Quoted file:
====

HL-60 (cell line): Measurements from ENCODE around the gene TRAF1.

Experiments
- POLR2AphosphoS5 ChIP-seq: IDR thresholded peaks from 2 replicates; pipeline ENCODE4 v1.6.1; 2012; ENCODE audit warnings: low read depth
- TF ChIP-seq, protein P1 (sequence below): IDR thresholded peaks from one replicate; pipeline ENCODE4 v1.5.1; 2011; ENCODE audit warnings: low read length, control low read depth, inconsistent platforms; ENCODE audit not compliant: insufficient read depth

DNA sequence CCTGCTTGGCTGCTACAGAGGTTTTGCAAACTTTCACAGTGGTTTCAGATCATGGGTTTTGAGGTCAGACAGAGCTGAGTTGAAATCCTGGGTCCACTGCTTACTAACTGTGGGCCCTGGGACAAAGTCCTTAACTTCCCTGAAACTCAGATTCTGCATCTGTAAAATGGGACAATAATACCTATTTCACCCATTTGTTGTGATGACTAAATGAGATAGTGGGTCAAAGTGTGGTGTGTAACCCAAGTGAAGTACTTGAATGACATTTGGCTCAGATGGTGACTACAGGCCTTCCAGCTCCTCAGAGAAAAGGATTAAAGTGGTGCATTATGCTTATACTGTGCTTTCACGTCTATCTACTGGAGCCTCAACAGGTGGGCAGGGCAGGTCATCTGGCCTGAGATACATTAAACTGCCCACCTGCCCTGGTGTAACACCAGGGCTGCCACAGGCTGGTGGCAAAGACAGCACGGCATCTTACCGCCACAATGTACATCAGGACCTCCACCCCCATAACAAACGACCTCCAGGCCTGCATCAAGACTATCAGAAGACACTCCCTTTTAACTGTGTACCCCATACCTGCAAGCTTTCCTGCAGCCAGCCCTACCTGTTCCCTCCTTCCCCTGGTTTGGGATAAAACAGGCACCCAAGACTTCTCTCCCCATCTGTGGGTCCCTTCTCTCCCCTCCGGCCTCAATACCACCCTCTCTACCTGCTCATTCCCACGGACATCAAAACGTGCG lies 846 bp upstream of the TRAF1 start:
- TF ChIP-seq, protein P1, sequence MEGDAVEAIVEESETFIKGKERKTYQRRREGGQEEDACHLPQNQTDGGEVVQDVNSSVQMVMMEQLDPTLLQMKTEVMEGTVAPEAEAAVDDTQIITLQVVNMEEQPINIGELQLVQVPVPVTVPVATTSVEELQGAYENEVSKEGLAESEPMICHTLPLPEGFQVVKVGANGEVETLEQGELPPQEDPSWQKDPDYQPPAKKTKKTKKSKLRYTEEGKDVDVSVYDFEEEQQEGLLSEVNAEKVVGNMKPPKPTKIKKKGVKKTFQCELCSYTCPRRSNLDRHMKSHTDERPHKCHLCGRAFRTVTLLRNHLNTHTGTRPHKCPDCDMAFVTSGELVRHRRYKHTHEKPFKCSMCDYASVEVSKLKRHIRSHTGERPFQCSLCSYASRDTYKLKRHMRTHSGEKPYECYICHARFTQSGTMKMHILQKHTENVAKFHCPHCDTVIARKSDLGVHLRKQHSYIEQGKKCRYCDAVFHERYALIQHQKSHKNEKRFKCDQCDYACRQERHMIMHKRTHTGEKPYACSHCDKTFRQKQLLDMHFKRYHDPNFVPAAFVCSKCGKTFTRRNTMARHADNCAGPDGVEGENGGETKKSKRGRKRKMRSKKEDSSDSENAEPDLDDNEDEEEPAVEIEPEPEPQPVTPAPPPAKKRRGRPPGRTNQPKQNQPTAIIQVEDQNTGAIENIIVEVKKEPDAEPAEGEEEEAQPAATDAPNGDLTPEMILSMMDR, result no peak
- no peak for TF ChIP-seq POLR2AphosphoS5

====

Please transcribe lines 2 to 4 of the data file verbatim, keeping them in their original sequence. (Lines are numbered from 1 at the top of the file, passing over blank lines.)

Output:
Experiments
- POLR2AphosphoS5 ChIP-seq: IDR thresholded peaks from 2 replicates; pipeline ENCODE4 v1.6.1; 2012; ENCODE audit warnings: low read depth
- TF ChIP-seq, protein P1 (sequence below): IDR thresholded peaks from one replicate; pipeline ENCODE4 v1.5.1; 2011; ENCODE audit warnings: low read length, control low read depth, inconsistent platforms; ENCODE audit not compliant: insufficient read depth